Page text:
Flatpak Builder

Most applications require additional dependencies that aren’t provided by their runtimes. Flatpak allows these dependencies to be bundled as part of the application itself. In order to do this, each dependency must be built inside the application build directory. The flatpak-builder tool automates this multi-step build process, making it possible to build all application modules with a single command.

flatpak-builder expects modules to be built in the standard manner by following what is called the Build API. This requires modifying modules to follow the build API, if they don’t already.

All json entities are explained in the man page of flatpak-builder.


The input to flatpak-builder is a JSON file that describes the parameters for building an application, as well as each of the modules to be bundled. This file is called the manifest. Module sources can be of several types, including .tar or .zip archives, Git or Bzr repositories, patch files or shell commands that are run.

The GNOME Dictionary manifest is short, because the only module is the application itself:

  "app-id": "org.gnome.Dictionary",
  "runtime": "org.gnome.Platform",
  "runtime-version": "3.22",
  "sdk": "org.gnome.Sdk",
  "command": "gnome-dictionary",
  "finish-args": [
  "modules": [
      "name": "gnome-dictionary",
      "sources": [
          "type": "archive",
          "url": "https://download.gnome.org/sources/gnome-dictionary/3.20/gnome-dictionary-3.20.0.tar.xz",
          "sha256": "efb36377d46eff9291d3b8fec37baab2355f9dc8bc7edb791b6a625574716121"

As can be seen, this manifest includes basic information about the application before specifying a single .tar file to be downloaded and built. More complex manifests include a sequence of modules.


After building has taken place, flatpak-builder performs a cleanup phase. This can be used to remove headers and development documentation, among other things. Two properties in the manifest file are used for this. First, a list of filename patterns can be included:

"cleanup": [ "/include", "/bin/foo-*", "*.a" ]

The second cleanup property is a list of commands that are run during the cleanup phase:

"cleanup-commands": [ "sed s/foo/bar/ /bin/app.sh" ]

Cleanup properties can be set on a per-module basis, in which case only filenames that were created by that particular module will be matched.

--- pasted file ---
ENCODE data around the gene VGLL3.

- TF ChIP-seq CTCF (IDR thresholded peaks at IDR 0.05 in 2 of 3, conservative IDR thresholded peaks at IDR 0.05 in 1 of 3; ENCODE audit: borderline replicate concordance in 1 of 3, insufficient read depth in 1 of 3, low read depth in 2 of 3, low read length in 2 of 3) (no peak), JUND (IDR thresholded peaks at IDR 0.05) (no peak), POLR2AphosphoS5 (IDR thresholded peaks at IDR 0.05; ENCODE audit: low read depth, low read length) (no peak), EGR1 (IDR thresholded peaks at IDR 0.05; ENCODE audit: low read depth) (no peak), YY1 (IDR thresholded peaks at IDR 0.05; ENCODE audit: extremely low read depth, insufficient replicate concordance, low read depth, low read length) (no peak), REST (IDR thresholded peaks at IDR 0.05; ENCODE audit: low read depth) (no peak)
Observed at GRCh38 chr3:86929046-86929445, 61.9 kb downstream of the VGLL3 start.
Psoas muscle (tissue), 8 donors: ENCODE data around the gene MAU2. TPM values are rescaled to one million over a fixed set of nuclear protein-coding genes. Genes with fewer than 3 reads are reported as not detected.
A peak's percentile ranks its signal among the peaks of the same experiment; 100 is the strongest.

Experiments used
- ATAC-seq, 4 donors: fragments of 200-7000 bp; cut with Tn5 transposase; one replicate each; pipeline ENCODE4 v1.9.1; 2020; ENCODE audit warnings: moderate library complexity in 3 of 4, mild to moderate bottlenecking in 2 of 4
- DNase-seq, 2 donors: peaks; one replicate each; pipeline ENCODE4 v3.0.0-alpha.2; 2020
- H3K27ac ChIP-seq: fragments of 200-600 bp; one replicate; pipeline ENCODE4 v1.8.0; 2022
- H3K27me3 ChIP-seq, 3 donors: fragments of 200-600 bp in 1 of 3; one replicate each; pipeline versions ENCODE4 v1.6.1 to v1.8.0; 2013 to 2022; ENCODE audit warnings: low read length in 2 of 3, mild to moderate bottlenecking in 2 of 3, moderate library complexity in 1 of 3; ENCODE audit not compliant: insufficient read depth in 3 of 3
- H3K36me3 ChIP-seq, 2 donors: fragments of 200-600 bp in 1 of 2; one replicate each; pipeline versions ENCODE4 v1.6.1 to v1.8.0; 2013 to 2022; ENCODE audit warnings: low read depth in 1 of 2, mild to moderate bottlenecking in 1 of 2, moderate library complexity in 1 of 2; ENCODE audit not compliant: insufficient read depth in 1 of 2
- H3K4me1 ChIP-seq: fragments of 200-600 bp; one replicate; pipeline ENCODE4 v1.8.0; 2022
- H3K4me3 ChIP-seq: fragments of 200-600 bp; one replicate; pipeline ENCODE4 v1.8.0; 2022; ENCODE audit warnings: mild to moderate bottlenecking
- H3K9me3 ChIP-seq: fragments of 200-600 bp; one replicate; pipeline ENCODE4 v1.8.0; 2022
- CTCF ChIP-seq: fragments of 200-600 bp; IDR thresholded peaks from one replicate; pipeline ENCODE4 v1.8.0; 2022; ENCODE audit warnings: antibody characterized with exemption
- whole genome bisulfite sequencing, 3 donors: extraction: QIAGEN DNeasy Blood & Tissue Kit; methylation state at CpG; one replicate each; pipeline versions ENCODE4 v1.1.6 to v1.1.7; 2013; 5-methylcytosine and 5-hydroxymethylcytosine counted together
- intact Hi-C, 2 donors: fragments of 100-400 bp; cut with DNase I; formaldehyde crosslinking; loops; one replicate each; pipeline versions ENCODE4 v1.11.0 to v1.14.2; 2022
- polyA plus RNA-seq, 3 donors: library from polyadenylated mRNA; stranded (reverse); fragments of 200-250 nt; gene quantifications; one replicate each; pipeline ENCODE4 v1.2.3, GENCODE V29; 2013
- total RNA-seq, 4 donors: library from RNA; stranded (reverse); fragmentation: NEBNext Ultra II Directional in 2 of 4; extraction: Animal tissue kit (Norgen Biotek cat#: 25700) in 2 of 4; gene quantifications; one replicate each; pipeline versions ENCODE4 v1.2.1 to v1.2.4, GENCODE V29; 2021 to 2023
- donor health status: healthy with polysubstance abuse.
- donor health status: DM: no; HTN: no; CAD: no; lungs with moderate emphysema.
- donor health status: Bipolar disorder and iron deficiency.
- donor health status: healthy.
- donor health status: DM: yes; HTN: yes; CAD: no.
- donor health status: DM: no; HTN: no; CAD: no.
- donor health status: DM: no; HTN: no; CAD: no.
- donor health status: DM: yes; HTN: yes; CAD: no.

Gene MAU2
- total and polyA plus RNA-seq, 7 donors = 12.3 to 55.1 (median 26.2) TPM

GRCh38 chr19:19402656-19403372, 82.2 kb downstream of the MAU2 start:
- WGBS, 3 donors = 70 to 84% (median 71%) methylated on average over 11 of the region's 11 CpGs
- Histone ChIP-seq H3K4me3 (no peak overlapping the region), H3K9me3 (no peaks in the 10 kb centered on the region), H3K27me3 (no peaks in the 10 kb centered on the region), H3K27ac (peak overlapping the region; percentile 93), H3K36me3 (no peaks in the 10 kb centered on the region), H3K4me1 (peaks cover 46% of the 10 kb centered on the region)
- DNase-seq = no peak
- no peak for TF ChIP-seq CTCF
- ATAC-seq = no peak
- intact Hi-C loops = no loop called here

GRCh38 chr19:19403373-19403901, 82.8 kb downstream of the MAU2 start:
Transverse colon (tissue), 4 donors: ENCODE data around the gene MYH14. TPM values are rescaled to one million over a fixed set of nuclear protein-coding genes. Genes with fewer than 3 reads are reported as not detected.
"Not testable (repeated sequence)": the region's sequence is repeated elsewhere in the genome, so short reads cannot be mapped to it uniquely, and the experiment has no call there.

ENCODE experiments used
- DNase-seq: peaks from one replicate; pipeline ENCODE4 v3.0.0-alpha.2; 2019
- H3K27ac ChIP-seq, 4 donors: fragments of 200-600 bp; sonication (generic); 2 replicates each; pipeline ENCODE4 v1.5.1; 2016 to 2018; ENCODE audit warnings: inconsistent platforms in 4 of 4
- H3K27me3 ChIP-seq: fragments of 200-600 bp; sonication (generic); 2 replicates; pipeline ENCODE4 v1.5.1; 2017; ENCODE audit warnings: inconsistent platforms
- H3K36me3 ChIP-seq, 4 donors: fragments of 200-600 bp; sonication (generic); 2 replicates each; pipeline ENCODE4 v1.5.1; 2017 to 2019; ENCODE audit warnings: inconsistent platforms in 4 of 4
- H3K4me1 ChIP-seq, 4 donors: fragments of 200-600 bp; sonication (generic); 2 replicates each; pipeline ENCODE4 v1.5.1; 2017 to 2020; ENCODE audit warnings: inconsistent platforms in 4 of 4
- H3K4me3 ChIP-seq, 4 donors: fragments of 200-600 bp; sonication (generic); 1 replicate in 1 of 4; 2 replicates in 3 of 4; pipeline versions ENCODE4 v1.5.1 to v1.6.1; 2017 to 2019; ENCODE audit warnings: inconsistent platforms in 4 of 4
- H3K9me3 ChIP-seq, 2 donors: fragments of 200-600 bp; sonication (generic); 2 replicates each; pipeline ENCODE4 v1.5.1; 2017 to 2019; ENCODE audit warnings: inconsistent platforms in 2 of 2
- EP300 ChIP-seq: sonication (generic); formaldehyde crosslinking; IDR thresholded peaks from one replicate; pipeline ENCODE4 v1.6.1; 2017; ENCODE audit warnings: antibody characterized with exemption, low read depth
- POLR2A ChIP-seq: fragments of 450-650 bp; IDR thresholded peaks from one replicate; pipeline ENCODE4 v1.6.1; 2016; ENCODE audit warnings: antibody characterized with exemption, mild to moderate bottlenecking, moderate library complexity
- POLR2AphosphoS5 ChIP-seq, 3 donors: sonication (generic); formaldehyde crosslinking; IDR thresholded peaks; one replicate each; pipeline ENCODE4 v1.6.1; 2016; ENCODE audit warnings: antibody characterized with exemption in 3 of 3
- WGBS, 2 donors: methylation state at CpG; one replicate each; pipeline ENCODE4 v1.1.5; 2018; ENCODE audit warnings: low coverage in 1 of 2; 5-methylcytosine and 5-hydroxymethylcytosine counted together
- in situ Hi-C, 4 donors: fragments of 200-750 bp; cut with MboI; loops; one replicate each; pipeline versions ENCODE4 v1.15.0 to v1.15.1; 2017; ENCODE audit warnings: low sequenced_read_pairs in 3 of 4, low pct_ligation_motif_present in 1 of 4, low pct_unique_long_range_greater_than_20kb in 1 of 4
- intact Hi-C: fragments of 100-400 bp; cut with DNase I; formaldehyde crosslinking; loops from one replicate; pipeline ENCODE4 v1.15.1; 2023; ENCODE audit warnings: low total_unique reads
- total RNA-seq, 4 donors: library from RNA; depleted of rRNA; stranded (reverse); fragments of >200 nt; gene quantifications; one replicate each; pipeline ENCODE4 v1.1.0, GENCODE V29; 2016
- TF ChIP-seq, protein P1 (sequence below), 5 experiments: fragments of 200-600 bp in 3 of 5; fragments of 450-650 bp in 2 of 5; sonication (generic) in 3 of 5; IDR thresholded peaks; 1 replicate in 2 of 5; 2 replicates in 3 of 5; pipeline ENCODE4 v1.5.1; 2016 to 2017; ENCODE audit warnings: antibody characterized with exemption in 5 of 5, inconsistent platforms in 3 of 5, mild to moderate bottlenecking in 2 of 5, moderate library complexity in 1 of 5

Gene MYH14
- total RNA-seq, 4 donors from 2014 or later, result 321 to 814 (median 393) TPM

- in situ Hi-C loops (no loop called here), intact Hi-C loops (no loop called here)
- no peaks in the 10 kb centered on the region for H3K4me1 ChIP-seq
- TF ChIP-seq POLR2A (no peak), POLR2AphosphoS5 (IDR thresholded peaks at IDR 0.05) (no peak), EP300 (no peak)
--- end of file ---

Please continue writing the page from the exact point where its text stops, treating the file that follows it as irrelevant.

File renaming

Files that are exported by a flatpak must be prefixed using the application ID. If an application’s source files are not named using this convention, flatpak-builder allows them to be renamed as part of the build process. To rename application icons, desktop files and AppData files, use the rename-icon, rename-desktop-file and rename-appdata properties.

Splitting things up

By default, flatpak-builder splits off translations and debug information into separate .Locale and .Debug extensions. These ‘standard’ extension points are then added to the application’s metadata file. You can turn this off with the separate-locales and no-debuginfo keys, but there shouldn’t be any reason for it.

When flatpak-builder exports the build into a repository, it automatically includes the .Locale and .Debug extensions. If you do the exporting manually, don’t forget to include them.


To try flatpak-builder yourself, create a file called org.gnome.Dictionary.json and paste the Dictionary manifest JSON from above into it. Then run the following command:

$ flatpak-builder --repo=repo dictionary2 org.gnome.Dictionary.json

This will:

  • Create a new directory called dictionary2 (equivalent to using flatpak build-init)
  • Download and verify the Dictionary source code
  • Build and install the source code, using the SDK rather than the host system
  • Finish the build, by setting permissions (in this case giving access to X and the network)
  • Create a new repository called repo (if it doesn’t exist) and export the resulting build into it

flatpak-builder will also do some other useful things, like creating a separately installable debug runtime (called org.gnome.Dictionary.Debug in this case) and a separately installable translation runtime (called org.gnome.Dictionary.Locale).

If you completed the tutorial in Building Simple Apps, you can update the Dictionary application you installed with the new version that was built and exported by flatpak-builder:

$ flatpak --user update org.gnome.Dictionary

To check that the application has been successfully updated, you can compare the sha256 commit of the installed app with the commit ID that was printed by flatpak-builder:

$ flatpak info org.gnome.Dictionary
$ flatpak info org.gnome.Dictionary.Locale

And finally, you can run the new version of the Dictionary app:

$ flatpak run org.gnome.Dictionary